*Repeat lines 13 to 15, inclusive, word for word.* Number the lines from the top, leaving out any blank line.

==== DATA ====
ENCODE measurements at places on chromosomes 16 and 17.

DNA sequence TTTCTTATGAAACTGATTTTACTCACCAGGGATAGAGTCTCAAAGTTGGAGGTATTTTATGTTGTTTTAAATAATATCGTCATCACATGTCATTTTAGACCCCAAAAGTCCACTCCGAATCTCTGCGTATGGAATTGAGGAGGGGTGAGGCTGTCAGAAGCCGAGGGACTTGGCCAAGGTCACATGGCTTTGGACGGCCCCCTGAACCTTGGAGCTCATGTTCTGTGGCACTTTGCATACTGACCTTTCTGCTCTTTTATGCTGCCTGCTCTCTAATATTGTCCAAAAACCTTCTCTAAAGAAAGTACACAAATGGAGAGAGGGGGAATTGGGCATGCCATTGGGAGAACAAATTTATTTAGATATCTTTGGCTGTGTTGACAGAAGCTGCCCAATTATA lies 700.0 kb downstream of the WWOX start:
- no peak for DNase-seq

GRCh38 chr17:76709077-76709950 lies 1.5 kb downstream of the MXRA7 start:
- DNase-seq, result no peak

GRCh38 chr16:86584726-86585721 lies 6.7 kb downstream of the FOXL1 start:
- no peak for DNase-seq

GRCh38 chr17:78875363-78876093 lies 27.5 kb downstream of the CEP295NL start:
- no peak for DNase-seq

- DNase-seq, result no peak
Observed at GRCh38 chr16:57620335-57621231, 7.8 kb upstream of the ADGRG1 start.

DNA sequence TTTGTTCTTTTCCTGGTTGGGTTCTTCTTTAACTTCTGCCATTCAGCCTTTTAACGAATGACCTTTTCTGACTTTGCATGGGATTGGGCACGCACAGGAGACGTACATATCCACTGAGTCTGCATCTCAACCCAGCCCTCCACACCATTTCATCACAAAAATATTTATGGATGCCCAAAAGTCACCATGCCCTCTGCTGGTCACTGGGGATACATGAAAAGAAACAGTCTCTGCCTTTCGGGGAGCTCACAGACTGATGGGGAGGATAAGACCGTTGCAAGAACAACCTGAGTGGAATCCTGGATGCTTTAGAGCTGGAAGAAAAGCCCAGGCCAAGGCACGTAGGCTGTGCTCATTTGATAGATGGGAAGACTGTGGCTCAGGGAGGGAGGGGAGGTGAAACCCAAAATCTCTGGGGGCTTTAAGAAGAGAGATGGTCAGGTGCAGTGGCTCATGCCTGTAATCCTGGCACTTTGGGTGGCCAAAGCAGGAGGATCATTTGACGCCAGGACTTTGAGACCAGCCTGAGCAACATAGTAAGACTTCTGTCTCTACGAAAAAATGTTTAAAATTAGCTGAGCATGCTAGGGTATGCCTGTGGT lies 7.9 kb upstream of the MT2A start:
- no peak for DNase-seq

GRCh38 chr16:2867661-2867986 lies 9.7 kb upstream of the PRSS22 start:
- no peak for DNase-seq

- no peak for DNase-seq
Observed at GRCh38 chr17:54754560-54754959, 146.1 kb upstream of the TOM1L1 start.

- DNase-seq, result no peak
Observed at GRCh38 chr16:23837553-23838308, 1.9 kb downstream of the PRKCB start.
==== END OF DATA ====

- no peak for DNase-seq

GRCh38 chr16:2867661-2867986 lies 9.7 kb upstream of the PRSS22 start:
- no peak for DNase-seq